A cool damp start to the day and it seems the wet season is starting to close in on us already as we even had a brief rain shower yesterday in Nupo. Today it’s back to Umpiem Mai refugee camp for a second go at getting in – early calls to Kyaw Soe Win and its looking much better today as not only is the Palat away for the day but with just the three of us it’ll be fine. We head of from Umphang on the line car and two hours later we’re at Umpiem Mai. No problems at the market gate entrance and its straight in and off we go through the market  – Jackie and Thiha make their own way as we split up to attract less attention. It’s 11.00am now and even though it’s another hot day it’s an overcast sky meaning less struggle with the harsh light and contrast… but this is still going to be probably the hardest day yet. Thankfully everyone is not only expecting us but also welcoming us as always with open arms and hearts, fully appreciating our efforts as much as we fully appreciate all of theirs in joining in this campaign – teamwork at its very best. This time I take a different walking route through the camp to Section 16 way up at the back near the monastery. Walking this way you really get to see the scale of this sprawling metropolis cramped in on the edge of the rolling hills. How so many of these huts survive the harsh wet season is beyond me – many don’t and actually collapse amid mini landslides.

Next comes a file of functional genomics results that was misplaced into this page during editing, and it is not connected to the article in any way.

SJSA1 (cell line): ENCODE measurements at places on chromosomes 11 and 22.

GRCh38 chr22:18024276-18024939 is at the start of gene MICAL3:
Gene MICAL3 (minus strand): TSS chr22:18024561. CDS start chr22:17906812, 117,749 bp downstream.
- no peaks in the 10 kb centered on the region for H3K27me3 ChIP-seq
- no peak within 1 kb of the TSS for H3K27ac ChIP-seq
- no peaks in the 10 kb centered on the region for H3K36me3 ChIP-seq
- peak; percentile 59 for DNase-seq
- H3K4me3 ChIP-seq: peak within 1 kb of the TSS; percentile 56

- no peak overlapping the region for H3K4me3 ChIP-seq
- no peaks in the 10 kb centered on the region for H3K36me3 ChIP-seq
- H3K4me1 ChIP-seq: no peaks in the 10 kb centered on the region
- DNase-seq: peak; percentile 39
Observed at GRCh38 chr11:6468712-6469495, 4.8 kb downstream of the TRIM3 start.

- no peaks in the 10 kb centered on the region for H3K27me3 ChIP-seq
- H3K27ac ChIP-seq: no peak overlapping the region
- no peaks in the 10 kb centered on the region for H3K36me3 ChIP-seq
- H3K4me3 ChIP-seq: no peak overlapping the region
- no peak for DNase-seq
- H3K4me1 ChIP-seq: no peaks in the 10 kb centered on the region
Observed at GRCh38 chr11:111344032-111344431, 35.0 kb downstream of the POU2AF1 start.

Section 16 houses the former political prisoners and political refugees – it’s a really small cramped area but a most welcoming sight as we arrive – again this is Jackie’s first experience of Umpiem having had her first taste of a camp yesterday at Nupo – the differences are only too apparent to see. So many friends greet us who I met last time I was here and have photographed before – Kyaw Soe Win, Aye Aye Moe (and little Thit Synn Moe), Tun Lin Kyaw, Lwin Myint, Aung Moe, Thiha (another Thiha) and all their families. It’s really emotional to be back here with them all but in a good way. Then of course there are the 20 or so new former political prisoners here who I haven’t met before – it’s all so overwhelming but such a special feeling to meet everyone and be here to try to help. The hardest thing about photographing here and today is not just trying to find suitable locations to deal with the often harsh sunlight but actually trying to find over 20 different backgrounds altogether in such a small area. Unlike Nupo where it was slightly more relaxed in being able to walk around the entire camp it’s just not possible here. So we have to really stay within the confines of Section 16 and it’s several hundred square yards and the next few hours are spent scrambling around over every square inch of Section 16 and I think we did pretty well with the end results all things considering! But that’s not all we have to cope with – there are also over 20 people to interview and note down all their details… as well as choose names to go on their hands. This is where the Secretary General takes over and lets me concentrate on trying to get the pictures right in my head and then in the camera. Without her and Thiha it would have been complete meltdown. One after the other, the former political prisoners take it in turns to step into Kyaw Soe Win’s house, register and then get photographed… if only the UNHCR took such an interest in these people and did the same thing. If only.